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SDF is a formalism for the definition of syntax which is comparable to BNF in some respects, but has a wider scope in that it also covers the definition of lexical and abstract syntax. Its design and implementation are tailored towards the language designer who wants to develop new languages as well as implement existing ones in a highly interactive manner.(More)
Sentences of Visual Languages (VLs) may often be regarded as assemblies of pictorial objects with spatial relationships like “above” or “contains” between them, i.e. their representations are a kind of directed graphs. Such a spatial relationship graph is often complemented by a more abstract graph, which provides information about the syntax (and the(More)
An LR-based parser generator for arbitrary context-free grammars is described, which generates parsers by need and processes grammar modifications by updating already existing parsers. We motivate the need for these techniques in the context of interactive language definition environments, present all required algorithms, and give measurements comparing(More)
{ Sentences of visual languages may often be regarded as assemblies of pictorial objects like \circles", \arrows" or \strings" with spatial relations like \above" or \contains" between them, i.e. their underlying structure is a kind of directed graph. Therefore, graph grammars are a natural means for deening the syntax of visual languages. Their main(More)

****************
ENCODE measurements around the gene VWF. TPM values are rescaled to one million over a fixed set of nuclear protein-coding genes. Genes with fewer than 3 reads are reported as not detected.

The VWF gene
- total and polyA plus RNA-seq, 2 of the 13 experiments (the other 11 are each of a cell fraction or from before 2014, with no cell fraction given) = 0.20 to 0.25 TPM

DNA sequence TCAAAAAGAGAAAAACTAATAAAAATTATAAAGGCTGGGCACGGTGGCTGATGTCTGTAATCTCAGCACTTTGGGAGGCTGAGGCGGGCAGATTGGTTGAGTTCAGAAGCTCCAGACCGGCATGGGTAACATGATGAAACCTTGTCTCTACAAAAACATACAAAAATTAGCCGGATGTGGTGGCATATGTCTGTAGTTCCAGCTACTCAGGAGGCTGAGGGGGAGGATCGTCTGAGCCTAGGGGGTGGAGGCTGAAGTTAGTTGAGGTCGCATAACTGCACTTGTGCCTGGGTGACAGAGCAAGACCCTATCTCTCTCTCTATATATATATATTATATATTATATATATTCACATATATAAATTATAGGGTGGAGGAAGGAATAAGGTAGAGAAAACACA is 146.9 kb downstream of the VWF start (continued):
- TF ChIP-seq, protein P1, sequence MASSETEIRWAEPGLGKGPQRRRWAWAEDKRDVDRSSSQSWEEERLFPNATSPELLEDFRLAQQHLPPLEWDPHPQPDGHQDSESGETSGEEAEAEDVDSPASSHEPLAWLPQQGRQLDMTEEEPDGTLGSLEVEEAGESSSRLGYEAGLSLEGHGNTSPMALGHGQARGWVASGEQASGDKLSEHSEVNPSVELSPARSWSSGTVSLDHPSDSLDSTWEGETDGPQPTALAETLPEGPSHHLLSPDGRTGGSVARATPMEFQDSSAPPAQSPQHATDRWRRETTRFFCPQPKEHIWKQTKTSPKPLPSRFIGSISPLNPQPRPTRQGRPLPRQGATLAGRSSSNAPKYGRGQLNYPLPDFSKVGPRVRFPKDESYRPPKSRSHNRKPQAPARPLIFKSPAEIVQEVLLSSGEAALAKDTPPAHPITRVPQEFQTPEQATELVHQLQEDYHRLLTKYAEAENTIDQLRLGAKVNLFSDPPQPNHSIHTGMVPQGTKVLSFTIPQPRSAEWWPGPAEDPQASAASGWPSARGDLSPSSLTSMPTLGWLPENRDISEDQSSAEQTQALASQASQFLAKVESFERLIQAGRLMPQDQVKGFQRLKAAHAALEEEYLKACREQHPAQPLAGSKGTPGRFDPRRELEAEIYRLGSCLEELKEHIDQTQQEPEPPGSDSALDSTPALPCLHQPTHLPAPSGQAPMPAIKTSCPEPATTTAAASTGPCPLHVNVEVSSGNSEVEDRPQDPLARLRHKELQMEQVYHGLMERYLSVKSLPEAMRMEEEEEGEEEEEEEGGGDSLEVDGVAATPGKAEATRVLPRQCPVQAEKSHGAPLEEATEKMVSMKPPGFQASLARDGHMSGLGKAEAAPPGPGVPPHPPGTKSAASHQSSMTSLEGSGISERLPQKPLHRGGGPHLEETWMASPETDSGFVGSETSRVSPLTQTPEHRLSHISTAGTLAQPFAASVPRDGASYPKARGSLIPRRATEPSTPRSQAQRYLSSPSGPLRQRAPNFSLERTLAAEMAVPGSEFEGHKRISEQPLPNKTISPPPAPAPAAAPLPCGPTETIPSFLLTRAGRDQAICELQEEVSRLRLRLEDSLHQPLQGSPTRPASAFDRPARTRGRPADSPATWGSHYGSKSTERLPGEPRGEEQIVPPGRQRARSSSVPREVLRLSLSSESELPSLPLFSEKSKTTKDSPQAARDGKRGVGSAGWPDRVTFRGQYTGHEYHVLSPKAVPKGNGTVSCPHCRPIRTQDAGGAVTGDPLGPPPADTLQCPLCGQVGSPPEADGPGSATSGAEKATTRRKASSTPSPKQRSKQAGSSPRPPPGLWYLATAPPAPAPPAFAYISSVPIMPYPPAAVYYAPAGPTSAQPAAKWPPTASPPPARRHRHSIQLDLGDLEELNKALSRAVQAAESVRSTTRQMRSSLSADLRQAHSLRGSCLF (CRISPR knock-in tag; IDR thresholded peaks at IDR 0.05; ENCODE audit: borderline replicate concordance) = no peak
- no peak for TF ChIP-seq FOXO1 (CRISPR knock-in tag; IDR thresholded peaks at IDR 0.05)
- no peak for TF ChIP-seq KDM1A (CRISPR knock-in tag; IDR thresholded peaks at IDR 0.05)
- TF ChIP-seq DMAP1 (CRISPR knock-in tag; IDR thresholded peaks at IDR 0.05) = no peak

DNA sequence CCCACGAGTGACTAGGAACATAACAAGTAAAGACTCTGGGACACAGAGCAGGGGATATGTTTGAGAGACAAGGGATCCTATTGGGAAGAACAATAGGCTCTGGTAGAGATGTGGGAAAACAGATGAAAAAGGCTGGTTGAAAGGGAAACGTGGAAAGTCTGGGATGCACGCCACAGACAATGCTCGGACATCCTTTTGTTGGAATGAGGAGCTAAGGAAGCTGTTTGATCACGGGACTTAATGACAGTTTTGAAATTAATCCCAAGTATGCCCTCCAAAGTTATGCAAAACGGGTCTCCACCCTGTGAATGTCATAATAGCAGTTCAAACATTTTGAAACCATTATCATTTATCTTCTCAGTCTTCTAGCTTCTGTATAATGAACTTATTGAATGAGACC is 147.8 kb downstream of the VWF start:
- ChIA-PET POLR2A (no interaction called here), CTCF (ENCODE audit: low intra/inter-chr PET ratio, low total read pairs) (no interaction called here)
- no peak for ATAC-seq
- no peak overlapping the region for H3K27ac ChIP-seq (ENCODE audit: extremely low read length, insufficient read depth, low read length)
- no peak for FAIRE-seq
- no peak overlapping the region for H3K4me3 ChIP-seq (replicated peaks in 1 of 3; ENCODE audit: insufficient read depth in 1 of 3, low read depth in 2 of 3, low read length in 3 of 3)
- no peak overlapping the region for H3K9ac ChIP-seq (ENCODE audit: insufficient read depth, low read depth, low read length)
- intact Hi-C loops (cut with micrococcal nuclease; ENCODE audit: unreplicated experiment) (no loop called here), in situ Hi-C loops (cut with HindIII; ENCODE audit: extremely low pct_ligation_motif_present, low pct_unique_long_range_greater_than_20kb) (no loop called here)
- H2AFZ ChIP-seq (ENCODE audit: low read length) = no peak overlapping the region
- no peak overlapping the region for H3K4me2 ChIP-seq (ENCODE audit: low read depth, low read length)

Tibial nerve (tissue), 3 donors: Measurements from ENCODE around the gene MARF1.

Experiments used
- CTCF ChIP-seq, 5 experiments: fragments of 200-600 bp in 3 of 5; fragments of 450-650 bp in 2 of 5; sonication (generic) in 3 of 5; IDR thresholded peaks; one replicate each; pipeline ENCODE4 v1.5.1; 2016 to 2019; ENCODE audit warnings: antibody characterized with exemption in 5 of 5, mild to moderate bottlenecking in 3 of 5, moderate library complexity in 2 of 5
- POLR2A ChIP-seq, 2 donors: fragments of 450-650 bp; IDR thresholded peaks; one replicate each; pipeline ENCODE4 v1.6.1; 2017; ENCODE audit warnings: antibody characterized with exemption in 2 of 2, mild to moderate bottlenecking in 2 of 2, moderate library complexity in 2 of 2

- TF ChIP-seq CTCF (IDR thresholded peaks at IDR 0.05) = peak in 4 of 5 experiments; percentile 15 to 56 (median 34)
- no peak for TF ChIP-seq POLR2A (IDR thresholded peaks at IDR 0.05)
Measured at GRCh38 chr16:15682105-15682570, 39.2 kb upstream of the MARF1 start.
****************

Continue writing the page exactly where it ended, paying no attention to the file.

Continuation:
A substring recognizer for a language <i>L</i> determines whether a string <i>s</i> is a substring of a sentence in <i>L</i>, i.e., <i>substring-recognize(s)</i> succeeds if and only if &amp;exist;<i>v, w</i>: <i>vsw</i> &amp;isin; <i>L</i>. The algorithm for substring recognition presented here accepts general context-free grammars and uses the same parse(More)
syntax graph L graph rewriting spatial relations graph graph rewriting displaying unstructured editing commands pretty printing parsing structured editing commands graphical editor Figure 2: A hybrid editor for the graphical language L amples of graphical programming environments which work according to this model are [13] and [4]. However, just as pure(More)
We consider the representation of a visual speciication within a highly integrated environment which provides specialized support for the associated visual language. We state that such an environment needs to represent a visual speciication at four levels in order to perform its tasks: (1) the physical layout, (2) the pictorial structure, (3) the abstract(More)
It is common practice to specify textual patterns by means of a set of regular expressions and to transform this set into a finite automaton to be used for the scanning of input strings. In many applications, the cost of this preprocessing phase can be amortized over many uses of the constructed automaton. In this paper new techniques for lazy and(More)